I’m not going to pretend I’m different: Like countless Internet denizens, I tuned into the “Ned Fulmer cheating” scandal and watched it hungrily.
For those unfamiliar, the drama centers around a popular YouTube comedy channel called “The Try Guys,” run by four ex-Buzzfeed employees who try goofy challenges. One of the Try Guys, Ned Fulmer, spent years accumulating fame and renown, largely because of his much-publicized, “aww”-worthy relationship with wife Ariel Fulmer. The Try Guys published videos like “every time ned fulmer says ‘my wife’” and “ned and ariel being absolutely perfect.” The couple even published a cookbook together. However, when photos leaked that Ned had cheated — with a Try Guys employee, no less — all hell broke loose.
It didn’t matter that I didn’t know who Ned Fulmer was before the scandal, or that I had never watched a “Try Guys” video before, or that I only had a vague awareness of who all these people were. My friends and I scrutinized it all with a morbid fascination, rooting for the wronged wife, booing the philandering husband.
As a non-fan, I was surprised by my own reaction. Cheating, in my eyes, constitutes the most fundamental moral wrongdoing in a relationship, and here I was reading about the whole situation with the lurid fascination of colonial America reading the Reynolds Pamphlet. It’s another simple, satisfying narrative to watch and enjoy, my eyes glued onto the Try Guys’ interpersonal dynamics as they turned into public entertainment.
I mean, “consensual workplace relationship” — come on.
Ned Fulmer is a prime example of the “wife guy,” a new, refreshing flavor of the archetypal heterosexual man. Cultural critic Amanda Hess defines this phenomenon with scathing accuracy for the New York Times: “The wife guy exists at the intersection of relationship status and influencer branding, and he exhibits a heady combination of privilege and desperation … The wife-guy identity is often not just a personal choice but a professional gambit.”
The wife guy’s fame and career stems from the fact that he makes his relationship a thing of virtue, of abject goodness. He becomes something like a people’s champion, in a world where celebrity culture is all-encompassing, and our choice of idols defines our allegiances. Who we choose to venerate, especially online, becomes a key part of our identities. As sexual misconduct allegations have in recent years darkened the image of many prominent male celebrities, famous men have become subject to a greater level of scrutiny in their personal lives than during the presidency of Bill Clinton — who remained president even while Monica Lewinsky faced a years-long firestorm of hatred.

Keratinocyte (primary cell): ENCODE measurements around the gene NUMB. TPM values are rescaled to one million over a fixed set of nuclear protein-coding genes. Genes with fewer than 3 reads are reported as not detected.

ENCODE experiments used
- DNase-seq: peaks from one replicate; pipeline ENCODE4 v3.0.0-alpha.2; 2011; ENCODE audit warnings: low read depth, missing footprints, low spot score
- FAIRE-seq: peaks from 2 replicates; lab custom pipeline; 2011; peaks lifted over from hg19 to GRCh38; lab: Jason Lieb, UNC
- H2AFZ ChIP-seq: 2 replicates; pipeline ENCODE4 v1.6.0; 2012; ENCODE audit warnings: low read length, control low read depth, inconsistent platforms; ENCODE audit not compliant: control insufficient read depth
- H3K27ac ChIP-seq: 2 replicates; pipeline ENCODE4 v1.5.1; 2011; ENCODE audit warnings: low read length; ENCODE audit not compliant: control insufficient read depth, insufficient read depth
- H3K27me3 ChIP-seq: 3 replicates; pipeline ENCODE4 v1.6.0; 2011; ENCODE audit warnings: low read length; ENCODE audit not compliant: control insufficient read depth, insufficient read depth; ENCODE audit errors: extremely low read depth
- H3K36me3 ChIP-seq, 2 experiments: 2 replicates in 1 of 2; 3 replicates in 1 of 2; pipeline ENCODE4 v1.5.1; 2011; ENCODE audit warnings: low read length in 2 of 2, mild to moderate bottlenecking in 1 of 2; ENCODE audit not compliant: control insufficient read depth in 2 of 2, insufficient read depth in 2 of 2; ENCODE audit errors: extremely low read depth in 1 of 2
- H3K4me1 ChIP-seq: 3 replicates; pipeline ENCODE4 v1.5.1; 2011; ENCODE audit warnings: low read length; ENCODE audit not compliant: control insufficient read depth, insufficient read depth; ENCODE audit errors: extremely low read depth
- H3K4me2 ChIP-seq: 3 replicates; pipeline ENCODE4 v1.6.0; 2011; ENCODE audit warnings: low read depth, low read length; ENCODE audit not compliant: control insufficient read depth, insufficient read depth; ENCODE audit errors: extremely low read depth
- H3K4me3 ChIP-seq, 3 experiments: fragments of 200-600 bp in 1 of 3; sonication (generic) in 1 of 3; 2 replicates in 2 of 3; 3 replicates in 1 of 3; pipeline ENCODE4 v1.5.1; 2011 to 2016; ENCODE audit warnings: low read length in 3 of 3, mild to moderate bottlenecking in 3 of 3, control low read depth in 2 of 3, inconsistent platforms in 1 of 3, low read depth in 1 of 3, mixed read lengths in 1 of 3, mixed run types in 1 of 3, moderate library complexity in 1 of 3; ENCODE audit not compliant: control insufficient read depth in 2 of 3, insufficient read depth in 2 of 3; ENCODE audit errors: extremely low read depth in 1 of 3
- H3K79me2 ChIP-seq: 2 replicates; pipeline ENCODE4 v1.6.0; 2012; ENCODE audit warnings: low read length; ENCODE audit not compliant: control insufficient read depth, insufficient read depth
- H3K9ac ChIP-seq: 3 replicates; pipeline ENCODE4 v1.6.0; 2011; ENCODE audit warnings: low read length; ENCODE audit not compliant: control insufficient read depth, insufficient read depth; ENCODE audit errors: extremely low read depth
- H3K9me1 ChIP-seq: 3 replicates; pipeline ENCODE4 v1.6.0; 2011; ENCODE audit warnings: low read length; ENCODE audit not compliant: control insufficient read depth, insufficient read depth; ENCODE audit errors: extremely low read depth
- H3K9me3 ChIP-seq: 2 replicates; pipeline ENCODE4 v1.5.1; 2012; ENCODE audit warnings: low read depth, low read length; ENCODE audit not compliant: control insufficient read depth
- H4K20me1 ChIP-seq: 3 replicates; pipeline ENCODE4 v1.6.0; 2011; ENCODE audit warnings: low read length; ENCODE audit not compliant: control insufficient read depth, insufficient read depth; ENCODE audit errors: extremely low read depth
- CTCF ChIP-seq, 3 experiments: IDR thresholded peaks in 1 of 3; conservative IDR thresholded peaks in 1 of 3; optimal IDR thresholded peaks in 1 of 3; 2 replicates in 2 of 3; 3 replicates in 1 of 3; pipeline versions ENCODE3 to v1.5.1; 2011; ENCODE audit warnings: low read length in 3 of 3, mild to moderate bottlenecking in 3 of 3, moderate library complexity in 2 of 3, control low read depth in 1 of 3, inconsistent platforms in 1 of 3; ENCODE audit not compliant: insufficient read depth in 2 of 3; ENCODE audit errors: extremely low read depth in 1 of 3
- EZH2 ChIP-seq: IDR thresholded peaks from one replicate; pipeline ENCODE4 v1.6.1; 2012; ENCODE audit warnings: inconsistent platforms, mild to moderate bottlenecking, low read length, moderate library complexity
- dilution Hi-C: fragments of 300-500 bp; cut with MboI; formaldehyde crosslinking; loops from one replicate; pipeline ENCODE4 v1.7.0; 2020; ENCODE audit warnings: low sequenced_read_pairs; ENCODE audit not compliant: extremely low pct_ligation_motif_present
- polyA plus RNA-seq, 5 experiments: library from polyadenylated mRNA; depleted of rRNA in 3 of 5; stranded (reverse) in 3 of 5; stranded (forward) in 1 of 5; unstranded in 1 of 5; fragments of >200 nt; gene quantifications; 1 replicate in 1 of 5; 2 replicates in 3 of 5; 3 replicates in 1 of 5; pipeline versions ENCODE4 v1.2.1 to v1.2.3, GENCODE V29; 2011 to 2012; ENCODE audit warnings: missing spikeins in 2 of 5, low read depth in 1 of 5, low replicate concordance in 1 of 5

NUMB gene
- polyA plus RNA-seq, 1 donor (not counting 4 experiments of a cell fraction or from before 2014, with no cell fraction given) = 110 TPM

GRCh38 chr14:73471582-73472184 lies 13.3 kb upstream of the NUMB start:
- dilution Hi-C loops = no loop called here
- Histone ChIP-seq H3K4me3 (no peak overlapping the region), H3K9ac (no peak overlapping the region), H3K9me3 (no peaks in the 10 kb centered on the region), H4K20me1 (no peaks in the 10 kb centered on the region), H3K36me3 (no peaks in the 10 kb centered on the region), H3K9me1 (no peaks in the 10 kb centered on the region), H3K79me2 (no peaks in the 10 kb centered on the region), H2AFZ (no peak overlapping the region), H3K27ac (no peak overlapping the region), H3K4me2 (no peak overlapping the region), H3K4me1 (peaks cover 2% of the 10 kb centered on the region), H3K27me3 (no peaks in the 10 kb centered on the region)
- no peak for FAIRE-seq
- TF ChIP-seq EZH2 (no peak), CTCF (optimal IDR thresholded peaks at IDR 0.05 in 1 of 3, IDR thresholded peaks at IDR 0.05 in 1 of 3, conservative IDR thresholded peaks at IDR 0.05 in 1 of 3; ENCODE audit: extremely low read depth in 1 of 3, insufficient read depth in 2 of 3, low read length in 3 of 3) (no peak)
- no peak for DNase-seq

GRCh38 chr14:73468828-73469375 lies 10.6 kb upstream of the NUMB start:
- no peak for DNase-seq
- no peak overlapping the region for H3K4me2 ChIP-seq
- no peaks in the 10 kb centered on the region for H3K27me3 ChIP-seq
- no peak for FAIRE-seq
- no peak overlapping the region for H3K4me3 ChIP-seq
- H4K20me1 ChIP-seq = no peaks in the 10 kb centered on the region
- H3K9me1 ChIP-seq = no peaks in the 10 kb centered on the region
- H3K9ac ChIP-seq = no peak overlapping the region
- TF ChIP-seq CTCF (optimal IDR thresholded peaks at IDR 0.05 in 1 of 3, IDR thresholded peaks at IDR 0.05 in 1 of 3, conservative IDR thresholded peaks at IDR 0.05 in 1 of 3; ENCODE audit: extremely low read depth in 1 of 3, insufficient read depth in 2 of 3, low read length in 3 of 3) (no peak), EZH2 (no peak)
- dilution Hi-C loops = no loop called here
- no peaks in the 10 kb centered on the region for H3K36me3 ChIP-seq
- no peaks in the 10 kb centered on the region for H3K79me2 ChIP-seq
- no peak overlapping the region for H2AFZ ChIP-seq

The Try Guys, in their heyday, were extremely popular among those who rejected sexist mainstream celebrities. Therefore, the status of “wife guy” served as a way for this straight male archetype to build and sustain his fanbase. His doting affection for his wife cloaks him from fourth-wave feminist suspicion.
In the entertainment industry, straight men who unabashedly love their domestic lives have become something of a novelty: something new, something interesting, something marketable. Young adults, many jaded by their parents’ failed relationships and tired of mass media feeding them decades of content about the endless pains of heterosexual marriage, have been primed to be the audience. Look: This is how good a straight man can be.
The “wife guy” doesn’t challenge our culture’s predominant narratives but instead presents a wholesome alternative. He is happy to watch other celebrities gripe about their nagging wives because it ultimately provides him with more clout. He’s not like them, you see. He is elevated by the existence of the “non-wife” guys, the lesser people who don’t place their wives on impossible pedestals and use their presence for fame.
His feminist laurels come pre-packaged with the wedding ring. Our society adores straight men for doing the bare minimum; but he goes above and beyond by actually celebrating the woman he’s dedicated his life to — how noble.
Most Gen Z and millennial college students like myself still have years to go until we seriously consider marriage for ourselves. However, the way that this relationship scandal was splattered across social media should give us pause. In an age where the Internet is so integral to our daily lives, where we are all consumers, it is important to apply critical thinking to our online engagement. What makes someone worthy of heaping praise? How genuine is a relationship in which displays of affection become marketable content?
Perhaps we shouldn’t develop parasocial attachments (unbalanced relationships in which fans obsessively dote on someone unaware of their existence) with celebrities. However, that may be too lofty a goal. I offer another possibility: Perhaps we shouldn’t applaud men for the bare minimum of loving their wives.